To reiterate: Daisey is using the tools of theater and memoir. Why is that significant? In 1996, Frank McCourt's memoir Angela's Ashes won the Pulitzer Prize for nonfiction. As Jack Hart points out in his book Story Craft: The Complete Guide to Writing Narrative Nonfiction, "only a few voices questioned how McCourt could remember exact dialogue from his early childhood. Aggrieved citizens of Limerick, the Irish city where much of McCourt's action takes place, did step forward to point out dozens of errors in his description of the city... Nobody claimed McCourt's memoir was invented from the ground up, but much of his dialogue was obviously invented and he clearly didn't apply [journalistic] standards to verify historical accuracy." To my knowledge, McCourt still possesses the Pulitzer for nonfiction, and his book doesn't reside among the novels on the shelves of my local independent bookstore. Certainly nobody devoted an entire hour of radio to "exposing" McCourt.
As Hart points out, "Creative nonfiction textbooks differ widely on their standards of accuracy," and he quotes Sondra Perl's and Mimi Schwartz's Writing True:The Art and Craft of Creative Nonfiction when they say, "Go to a writers' conference on creative nonfiction and two terms - emotional truth and factual truth -- create a storm of controversy." Indeed, Perl and Schwarts argue, "If we stick only to hard, verifiable facts, our past is as skeletal as line drawings in a coloring book. We must color them in," which includes letting "imagination fill in details we only vaguely remember." Indeed, that's what makes "facts that we already know" into something we "actually feel something about," the very thing that drew Glass to Daisey in the first place.
We find a similar situation when examining the Latin American form known as testimonia, which Kimberly A. Nance, in Can Literature Promote Justice?, defines as "a first-person narrative of injustice, an insistence that the subject's experience is representative of a larger class, and an intent to work toward a more just future..." She goes on, "Although the genre is frequently characterized as didactic, that description fails to recognize that the goal of testimonia is not only to educate readers about injustice, but to persuade those readers to act." Nance finds roots for the genre in Aristotle's writings on rhetoric, which characterized "deliberative speech" as speech that "asks decision-makers to determine whether or not to undertake a future action; its means are persuasion and dissuasion." In other words, testimonia shapes facts into a narrative that makes people actually feel something about those facts, and actually encourages them to do something about it. Which is precisely what Daisey's work does.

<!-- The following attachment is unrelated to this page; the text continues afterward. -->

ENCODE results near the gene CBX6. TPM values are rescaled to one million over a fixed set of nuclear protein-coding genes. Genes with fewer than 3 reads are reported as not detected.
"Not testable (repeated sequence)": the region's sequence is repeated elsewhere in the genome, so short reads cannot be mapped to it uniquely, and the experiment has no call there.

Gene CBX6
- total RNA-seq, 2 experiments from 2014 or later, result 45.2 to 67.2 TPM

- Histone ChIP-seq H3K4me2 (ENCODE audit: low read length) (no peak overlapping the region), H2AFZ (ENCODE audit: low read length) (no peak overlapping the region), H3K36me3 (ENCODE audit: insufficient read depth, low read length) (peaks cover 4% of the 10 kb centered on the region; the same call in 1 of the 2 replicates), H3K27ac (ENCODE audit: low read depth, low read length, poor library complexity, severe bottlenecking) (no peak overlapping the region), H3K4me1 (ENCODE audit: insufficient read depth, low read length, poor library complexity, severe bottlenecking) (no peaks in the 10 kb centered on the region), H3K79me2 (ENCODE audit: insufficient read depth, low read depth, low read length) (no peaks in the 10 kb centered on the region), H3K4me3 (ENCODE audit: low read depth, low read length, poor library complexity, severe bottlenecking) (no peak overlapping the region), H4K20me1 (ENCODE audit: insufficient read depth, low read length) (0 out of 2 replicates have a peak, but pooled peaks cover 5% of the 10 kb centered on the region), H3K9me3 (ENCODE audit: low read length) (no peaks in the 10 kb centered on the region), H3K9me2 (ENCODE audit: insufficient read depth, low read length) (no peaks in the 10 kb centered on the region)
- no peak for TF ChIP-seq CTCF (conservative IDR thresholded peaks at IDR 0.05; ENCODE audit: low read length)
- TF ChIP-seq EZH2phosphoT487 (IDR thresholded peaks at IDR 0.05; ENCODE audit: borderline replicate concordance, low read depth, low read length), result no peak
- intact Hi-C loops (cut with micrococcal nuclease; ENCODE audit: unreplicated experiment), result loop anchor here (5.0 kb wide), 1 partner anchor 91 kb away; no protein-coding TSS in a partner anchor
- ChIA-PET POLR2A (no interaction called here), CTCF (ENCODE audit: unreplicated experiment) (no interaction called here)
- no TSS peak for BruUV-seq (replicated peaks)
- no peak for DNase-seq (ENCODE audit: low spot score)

The point is that this issue of truth and fact, memoir and journalism, and theater for God's sake is not quite as simple as Glass and Schmitz would like to make it. At a time when another emotionally affecting work, Kony 2012, is being hammered for "over-simplifying" a complex topic, I find it ironic that Ira Glass is being allowed to get away with the over-simplification of this issue, and the artistic community is allowing it to occur. Yes, it makes sense to expect that the most important aspects of Daisey's monologue be able to stand up to scrutiny -- and I repeat that reports continue to verify the truth of Daisey's assertions about Foxxconn, and Ira Glass does not deny those facts -- but to expect that they should be able to excerpt a theatre piece, a work of testimonia, a memoir, a performance by a storyteller on the radio and suddenly expect it to stand up to journalistic standards in every particular is naïve at best and dishonest at worst. What drew Glass to Daisey's performance was his ability to tell a story in a way that affected an audience and moved them to delve further. As Adam Matthews says in his recent article at the Pulitzer Center for Crisis Reporting, "Blaming Mike Daisey for lying about Steve Jobs misses the point... Foxconn does need to reform its high-pressure environment. And so do a staggering number of Chinese manufacturers, across various categories."
Stay tuned for Act Two: Big Fact, Little Fact. Next.